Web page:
For most patients, however, liver transplants are nothing short of a miracle. People who were seriously ill have been able to return to full, active lives.
RELATED: Do these four things to avoid a Hepatitis C Reinfection
New advances ahead
For HCV-positive patients, a liver transplant doesn’t offer a cure. Because HCV is circulating in the bloodstream, the transplanted liver inevitably becomes infected with the virus. Over time, the infection can begin to injure the new liver.
Fortunately, advances in treating hepatitis C promise to slow that process dramatically. The higher the viral load at the time of surgery, studies have shown, the more quickly symptoms of hepatitis C infection recur in transplant patients.
That finding led scientists to wonder if anti-viral treatments given before surgery could lower viral levels and protect the new liver from damage. To find out, experts at Loyola University Medical Center in Illinois have begun aggressively treating HCV patients with high doses of alpha interferon. Early results suggest that the treatment may help delay recurrence of the disease.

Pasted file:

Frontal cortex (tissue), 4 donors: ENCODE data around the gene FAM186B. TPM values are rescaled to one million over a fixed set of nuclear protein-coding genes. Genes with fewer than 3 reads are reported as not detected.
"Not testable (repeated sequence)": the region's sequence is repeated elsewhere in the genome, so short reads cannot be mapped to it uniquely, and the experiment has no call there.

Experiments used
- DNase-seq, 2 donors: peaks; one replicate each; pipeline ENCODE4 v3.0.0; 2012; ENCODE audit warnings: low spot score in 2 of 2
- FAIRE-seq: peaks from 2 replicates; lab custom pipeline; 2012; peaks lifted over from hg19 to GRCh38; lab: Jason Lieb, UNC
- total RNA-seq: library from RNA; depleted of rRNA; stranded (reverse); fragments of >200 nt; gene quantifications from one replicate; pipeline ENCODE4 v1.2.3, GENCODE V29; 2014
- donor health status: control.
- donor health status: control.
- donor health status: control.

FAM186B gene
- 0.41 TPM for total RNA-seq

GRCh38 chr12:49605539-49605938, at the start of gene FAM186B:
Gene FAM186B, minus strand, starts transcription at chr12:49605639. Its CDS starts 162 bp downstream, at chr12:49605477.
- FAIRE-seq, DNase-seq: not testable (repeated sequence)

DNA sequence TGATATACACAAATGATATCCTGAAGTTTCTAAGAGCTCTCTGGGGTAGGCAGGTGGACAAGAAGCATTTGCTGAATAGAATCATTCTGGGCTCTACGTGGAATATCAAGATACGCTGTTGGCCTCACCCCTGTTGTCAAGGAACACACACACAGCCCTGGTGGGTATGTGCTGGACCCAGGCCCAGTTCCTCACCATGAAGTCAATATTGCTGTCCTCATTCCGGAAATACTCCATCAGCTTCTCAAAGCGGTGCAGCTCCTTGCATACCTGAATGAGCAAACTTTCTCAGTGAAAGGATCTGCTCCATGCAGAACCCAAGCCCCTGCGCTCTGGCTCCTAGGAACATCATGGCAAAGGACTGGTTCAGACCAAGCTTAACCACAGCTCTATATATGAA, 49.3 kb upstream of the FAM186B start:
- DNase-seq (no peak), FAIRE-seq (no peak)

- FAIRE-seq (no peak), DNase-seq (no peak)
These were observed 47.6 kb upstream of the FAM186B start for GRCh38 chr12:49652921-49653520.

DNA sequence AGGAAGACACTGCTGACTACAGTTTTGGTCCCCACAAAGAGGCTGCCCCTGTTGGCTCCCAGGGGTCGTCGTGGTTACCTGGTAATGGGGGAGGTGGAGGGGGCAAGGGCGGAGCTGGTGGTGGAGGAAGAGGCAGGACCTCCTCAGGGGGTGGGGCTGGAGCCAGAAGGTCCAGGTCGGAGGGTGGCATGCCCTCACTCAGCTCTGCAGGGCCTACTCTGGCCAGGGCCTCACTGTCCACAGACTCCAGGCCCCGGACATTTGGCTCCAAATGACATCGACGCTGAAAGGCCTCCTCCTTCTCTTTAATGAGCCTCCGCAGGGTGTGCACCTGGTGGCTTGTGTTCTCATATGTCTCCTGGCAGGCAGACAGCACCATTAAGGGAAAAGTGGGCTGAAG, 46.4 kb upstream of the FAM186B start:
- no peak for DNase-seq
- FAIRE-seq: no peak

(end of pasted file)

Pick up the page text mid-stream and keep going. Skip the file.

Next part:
The use of “live donor” liver transplants, meanwhile, could significantly increase the availability of donor organs. Because this technique poses some risk to the healthy donor, however, it remains controversial.
In 2002, the National Institutes of Health launched a seven-year study to assess the technique and identify the safest ways to perform the procedure.
Another new advance could help buy time for patients awaiting donor livers. The Mayo Clinic laboratory is developing a bioartificial liver, which operates outside the body like hemodialysis but contains live, functioning liver cells. This new form of therapy is intended not only for patients prior to transplantation but also for those in need of chronic supportive therapy.
If you are considering a liver transplant, you should consult your doctor to ensure you have weighed every option available to you before making a final decision.